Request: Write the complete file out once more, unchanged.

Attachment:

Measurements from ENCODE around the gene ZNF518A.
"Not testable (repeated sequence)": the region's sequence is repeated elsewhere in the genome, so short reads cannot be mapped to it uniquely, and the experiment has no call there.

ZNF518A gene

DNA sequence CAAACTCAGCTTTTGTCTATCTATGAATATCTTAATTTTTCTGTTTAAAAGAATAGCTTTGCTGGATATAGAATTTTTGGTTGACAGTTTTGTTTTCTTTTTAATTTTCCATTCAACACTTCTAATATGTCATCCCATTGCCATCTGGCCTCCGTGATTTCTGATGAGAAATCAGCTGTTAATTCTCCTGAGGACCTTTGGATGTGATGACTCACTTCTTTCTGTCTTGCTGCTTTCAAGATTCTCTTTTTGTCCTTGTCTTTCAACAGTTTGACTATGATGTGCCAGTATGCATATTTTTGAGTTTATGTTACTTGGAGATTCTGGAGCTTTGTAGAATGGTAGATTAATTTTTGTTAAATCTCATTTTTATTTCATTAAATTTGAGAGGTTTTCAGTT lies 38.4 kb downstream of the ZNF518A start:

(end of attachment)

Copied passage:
Measurements from ENCODE around the gene ZNF518A.
"Not testable (repeated sequence)": the region's sequence is repeated elsewhere in the genome, so short reads cannot be mapped to it uniquely, and the experiment has no call there.

ZNF518A gene

DNA sequence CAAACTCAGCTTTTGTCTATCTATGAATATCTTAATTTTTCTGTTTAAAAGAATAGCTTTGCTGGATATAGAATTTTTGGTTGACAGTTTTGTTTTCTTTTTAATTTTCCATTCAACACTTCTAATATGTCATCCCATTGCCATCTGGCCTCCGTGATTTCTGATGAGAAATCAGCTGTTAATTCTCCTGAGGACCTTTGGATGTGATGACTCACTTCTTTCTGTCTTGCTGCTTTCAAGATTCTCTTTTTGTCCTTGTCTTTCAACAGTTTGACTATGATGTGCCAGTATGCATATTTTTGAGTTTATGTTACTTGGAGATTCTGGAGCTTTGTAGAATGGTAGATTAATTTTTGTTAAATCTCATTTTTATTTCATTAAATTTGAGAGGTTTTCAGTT lies 38.4 kb downstream of the ZNF518A start: